}
            }
          }
        }

        if (node == null)
        {
          string pidValue = "2";

          XmlNode propertiesNode = customPropsDoc.DocumentElement;
          if (propertiesNode.HasChildNodes)
          {
            XmlNode lastNode = propertiesNode.LastChild;
            if (lastNode != null)
            {
              XmlAttribute pidAttr = lastNode.Attributes["pid"];
              if (!(pidAttr == null))
              {
                pidValue = pidAttr.Value;
                //  Increment pidValue, so that the new property
                //  gets a pid value one higher. This value should be 
                //  numeric, but it never hurt so to confirm.
                int value = 0;
                if (int.TryParse(pidValue, out value))
                {
                  pidValue = Convert.ToString(value + 1);
                }
              }
            }
          }

          node = customPropsDoc.
            CreateElement("property", customPropertiesSchema);
          node.Attributes.Append(customPropsDoc.CreateAttribute("name"));
          node.Attributes["name"].Value = propertyName;

          node.Attributes.Append(customPropsDoc.CreateAttribute("fmtid"));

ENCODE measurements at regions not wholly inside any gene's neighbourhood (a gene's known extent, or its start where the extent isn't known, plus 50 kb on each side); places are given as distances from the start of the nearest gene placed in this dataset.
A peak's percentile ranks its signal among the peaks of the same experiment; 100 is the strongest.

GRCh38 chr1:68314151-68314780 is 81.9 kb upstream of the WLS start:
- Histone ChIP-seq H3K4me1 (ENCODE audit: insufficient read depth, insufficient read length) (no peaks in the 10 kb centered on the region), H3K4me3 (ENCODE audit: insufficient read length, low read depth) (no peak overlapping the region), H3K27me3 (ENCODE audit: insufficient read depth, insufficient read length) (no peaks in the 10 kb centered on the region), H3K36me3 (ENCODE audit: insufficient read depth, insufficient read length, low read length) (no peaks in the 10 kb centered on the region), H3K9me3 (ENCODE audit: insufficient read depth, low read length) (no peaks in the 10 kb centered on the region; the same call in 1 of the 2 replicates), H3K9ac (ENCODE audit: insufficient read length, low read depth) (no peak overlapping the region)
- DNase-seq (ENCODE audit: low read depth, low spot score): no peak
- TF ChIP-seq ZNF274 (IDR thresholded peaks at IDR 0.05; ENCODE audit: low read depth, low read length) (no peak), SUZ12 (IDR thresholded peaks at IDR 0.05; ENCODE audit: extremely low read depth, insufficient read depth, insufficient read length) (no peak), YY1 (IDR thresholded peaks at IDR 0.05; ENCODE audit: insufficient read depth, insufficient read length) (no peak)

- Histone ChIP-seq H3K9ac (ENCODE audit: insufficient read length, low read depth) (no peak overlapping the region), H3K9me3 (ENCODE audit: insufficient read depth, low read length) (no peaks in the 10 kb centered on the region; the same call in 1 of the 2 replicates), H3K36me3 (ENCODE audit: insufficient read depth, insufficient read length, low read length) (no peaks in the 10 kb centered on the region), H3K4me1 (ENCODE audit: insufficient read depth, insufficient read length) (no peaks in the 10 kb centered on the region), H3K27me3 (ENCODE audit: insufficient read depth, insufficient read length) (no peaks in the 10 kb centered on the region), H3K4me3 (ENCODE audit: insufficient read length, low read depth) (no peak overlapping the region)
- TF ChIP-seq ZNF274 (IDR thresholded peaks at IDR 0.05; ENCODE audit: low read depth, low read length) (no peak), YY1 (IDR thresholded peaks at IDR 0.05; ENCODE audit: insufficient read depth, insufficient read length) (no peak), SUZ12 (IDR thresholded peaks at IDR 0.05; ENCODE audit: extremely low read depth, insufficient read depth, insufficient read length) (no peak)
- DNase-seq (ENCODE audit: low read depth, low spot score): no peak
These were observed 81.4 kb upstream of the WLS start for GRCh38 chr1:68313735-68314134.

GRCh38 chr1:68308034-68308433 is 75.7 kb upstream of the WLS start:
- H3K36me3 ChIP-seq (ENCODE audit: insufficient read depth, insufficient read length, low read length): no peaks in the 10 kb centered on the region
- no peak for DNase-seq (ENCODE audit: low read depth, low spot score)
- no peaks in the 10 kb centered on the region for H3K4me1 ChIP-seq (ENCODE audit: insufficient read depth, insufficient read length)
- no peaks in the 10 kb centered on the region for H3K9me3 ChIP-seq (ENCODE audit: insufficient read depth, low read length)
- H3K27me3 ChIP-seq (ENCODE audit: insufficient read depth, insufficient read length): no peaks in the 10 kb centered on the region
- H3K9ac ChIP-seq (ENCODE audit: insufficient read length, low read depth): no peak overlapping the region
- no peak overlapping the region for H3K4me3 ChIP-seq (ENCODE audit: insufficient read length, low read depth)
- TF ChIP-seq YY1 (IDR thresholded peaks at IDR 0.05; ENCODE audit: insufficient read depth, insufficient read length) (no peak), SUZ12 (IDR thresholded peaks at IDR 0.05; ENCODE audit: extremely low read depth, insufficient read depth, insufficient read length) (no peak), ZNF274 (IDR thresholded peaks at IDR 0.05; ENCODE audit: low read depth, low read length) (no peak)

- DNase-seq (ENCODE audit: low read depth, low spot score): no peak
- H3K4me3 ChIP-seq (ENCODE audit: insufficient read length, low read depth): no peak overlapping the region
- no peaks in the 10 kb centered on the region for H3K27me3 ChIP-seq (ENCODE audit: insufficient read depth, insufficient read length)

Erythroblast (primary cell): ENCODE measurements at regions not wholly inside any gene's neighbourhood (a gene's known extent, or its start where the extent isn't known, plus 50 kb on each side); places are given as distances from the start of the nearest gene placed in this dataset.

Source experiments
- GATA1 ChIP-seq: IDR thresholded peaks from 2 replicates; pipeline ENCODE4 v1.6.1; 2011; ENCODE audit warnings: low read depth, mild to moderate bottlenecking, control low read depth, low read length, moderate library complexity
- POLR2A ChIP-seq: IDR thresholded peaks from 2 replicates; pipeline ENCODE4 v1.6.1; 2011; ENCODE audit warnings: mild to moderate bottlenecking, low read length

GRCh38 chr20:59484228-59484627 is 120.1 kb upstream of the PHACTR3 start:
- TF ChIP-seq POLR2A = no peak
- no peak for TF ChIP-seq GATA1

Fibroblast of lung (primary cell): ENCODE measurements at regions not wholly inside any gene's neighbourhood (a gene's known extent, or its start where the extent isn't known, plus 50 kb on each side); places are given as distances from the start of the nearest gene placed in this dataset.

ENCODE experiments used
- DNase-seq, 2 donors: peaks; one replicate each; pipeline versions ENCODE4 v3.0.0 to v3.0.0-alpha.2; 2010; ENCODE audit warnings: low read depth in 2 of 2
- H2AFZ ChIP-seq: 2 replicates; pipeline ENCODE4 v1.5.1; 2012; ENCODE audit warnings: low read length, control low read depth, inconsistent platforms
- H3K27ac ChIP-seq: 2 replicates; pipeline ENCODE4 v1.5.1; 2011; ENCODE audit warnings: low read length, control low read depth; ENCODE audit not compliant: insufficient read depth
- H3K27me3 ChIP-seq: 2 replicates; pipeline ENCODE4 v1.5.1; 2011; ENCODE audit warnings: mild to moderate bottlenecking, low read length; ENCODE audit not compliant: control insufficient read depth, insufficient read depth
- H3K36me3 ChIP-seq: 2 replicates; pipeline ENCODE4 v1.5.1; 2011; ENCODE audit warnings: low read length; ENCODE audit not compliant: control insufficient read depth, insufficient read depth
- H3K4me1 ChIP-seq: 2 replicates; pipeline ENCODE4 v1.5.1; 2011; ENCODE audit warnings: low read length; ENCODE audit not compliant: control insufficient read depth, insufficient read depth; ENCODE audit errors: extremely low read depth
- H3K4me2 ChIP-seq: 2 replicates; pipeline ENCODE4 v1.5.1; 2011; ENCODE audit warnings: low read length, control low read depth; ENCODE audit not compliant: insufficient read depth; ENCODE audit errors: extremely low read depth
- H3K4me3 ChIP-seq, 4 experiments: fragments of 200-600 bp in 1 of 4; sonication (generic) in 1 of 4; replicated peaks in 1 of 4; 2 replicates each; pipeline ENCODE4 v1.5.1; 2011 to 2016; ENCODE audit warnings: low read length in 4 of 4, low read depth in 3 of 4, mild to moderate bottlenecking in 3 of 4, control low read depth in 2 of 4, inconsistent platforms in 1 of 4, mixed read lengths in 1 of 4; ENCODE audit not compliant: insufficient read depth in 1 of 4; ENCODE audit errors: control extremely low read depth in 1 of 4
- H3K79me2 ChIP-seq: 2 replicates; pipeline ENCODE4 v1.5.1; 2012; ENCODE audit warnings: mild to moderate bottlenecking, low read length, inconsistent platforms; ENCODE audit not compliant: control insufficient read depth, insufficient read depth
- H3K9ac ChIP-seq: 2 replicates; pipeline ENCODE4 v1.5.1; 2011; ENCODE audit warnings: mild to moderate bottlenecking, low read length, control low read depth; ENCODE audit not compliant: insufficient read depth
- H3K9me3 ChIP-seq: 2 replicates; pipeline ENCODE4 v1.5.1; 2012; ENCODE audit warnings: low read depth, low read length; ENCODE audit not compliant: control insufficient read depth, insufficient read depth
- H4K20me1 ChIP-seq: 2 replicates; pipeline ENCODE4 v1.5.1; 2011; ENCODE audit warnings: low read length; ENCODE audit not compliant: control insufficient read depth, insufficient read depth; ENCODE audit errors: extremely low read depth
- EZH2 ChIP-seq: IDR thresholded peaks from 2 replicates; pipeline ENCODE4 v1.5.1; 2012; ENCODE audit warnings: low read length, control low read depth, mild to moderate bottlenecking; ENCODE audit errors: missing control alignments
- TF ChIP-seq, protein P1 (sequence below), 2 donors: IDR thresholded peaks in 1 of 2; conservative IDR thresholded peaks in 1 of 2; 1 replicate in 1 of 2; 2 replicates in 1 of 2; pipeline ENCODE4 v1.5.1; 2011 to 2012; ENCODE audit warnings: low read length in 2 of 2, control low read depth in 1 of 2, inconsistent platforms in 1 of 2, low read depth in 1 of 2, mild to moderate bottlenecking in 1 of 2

node.Attributes["fmtid"].Value =
            "{D5CDD505-2E9C-101B-9397-08002B2CF9AE}";

          node.Attributes.Append(customPropsDoc.CreateAttribute("pid"));
          node.Attributes["pid"].Value = pidValue;

          valueNode = customPropsDoc.
            CreateElement(propertyTypeName, customVTypesSchema);
          valueNode.InnerText = propertyValueString;
          node.AppendChild(valueNode);
          rootNode.AppendChild(node);
          retVal = true;

        }

        //  Save the properties XML back to its part.
        customPropsDoc.Save(customPropsPart.
          GetStream(FileMode.Create, FileAccess.Write));

      }



      return retVal;
    }

The purpose of having this is to write some custom properties, for my Word Add-in to work properly, which is quite handy in most situations.

Hope this is as much value to you as it was to me!

Be back soon

Friday, January 15, 2010

JCrop + Thickbox iframe + Internet Explorer 8 (Nasty IE bug fix)

Hello guys.
Before posting about .NET Framework 4.0, I have to tell you about an episode (another one) about the horrifying experience that is programming IE compatible javascript.
The scenario:

I have a web form with a input file, that I need to crop & resize the image (if it is one), on a thickbox iframe.

So I create submit my form to an iframe, and when the iframe is loaded, I run the JCrop plugin.
So far so good..on Firefox..
Then I test this on IE8, nothing, the image doesn't appear or the image appears, but no JCrop functionality whatsoever, and why? Because IE8 (an 7 as far as I know) doesn't load the image in a timely fashion, or when it's supposed to be loaded! Nothing works! window load event, image load event, document ready, document load, nothing!

The Trick: having the jcrop call inside a setTimeout, with 1 ms only...

setTimeout("$('imgEdit').JCrop();",1); //<- and voilá! it's working!

It's a shame on 2010 we still need to hack to get things working on IE.

Hope this save you a good couple of yours, like it would if I had it.